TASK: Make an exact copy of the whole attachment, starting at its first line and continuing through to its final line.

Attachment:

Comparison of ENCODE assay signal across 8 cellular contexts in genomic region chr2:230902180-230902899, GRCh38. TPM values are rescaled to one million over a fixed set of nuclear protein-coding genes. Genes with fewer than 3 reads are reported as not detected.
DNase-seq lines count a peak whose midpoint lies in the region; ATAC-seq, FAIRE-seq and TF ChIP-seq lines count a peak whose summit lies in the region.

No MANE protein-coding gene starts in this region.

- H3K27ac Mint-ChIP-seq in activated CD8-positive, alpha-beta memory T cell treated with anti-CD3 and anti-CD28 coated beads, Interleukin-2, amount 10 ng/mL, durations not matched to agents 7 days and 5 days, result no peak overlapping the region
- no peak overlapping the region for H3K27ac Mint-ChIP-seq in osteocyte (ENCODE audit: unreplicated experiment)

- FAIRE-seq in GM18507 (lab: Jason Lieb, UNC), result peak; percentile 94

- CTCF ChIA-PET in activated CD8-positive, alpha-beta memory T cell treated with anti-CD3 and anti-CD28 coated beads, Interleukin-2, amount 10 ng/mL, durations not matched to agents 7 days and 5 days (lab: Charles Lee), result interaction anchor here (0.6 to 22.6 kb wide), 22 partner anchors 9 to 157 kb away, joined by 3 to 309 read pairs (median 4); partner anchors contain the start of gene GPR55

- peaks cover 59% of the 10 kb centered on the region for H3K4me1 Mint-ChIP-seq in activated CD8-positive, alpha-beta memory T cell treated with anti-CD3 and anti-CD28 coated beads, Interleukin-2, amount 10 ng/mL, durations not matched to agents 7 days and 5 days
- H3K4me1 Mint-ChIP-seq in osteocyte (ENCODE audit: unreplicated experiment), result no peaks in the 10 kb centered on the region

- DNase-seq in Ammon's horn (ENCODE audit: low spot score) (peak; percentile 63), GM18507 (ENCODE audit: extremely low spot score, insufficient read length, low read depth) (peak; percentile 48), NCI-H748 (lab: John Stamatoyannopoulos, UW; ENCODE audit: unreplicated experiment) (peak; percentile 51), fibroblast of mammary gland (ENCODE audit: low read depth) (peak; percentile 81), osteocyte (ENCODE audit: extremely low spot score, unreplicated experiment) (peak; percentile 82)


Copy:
Comparison of ENCODE assay signal across 8 cellular contexts in genomic region chr2:230902180-230902899, GRCh38. TPM values are rescaled to one million over a fixed set of nuclear protein-coding genes. Genes with fewer than 3 reads are reported as not detected.
DNase-seq lines count a peak whose midpoint lies in the region; ATAC-seq, FAIRE-seq and TF ChIP-seq lines count a peak whose summit lies in the region.

No MANE protein-coding gene starts in this region.

- H3K27ac Mint-ChIP-seq in activated CD8-positive, alpha-beta memory T cell treated with anti-CD3 and anti-CD28 coated beads, Interleukin-2, amount 10 ng/mL, durations not matched to agents 7 days and 5 days, result no peak overlapping the region
- no peak overlapping the region for H3K27ac Mint-ChIP-seq in osteocyte (ENCODE audit: unreplicated experiment)

- FAIRE-seq in GM18507 (lab: Jason Lieb, UNC), result peak; percentile 94

- CTCF ChIA-PET in activated CD8-positive, alpha-beta memory T cell treated with anti-CD3 and anti-CD28 coated beads, Interleukin-2, amount 10 ng/mL, durations not matched to agents 7 days and 5 days (lab: Charles Lee), result interaction anchor here (0.6 to 22.6 kb wide), 22 partner anchors 9 to 157 kb away, joined by 3 to 309 read pairs (median 4); partner anchors contain the start of gene GPR55

- peaks cover 59% of the 10 kb centered on the region for H3K4me1 Mint-ChIP-seq in activated CD8-positive, alpha-beta memory T cell treated with anti-CD3 and anti-CD28 coated beads, Interleukin-2, amount 10 ng/mL, durations not matched to agents 7 days and 5 days
- H3K4me1 Mint-ChIP-seq in osteocyte (ENCODE audit: unreplicated experiment), result no peaks in the 10 kb centered on the region

- DNase-seq in Ammon's horn (ENCODE audit: low spot score) (peak; percentile 63), GM18507 (ENCODE audit: extremely low spot score, insufficient read length, low read depth) (peak; percentile 48), NCI-H748 (lab: John Stamatoyannopoulos, UW; ENCODE audit: unreplicated experiment) (peak; percentile 51), fibroblast of mammary gland (ENCODE audit: low read depth) (peak; percentile 81), osteocyte (ENCODE audit: extremely low spot score, unreplicated experiment) (peak; percentile 82)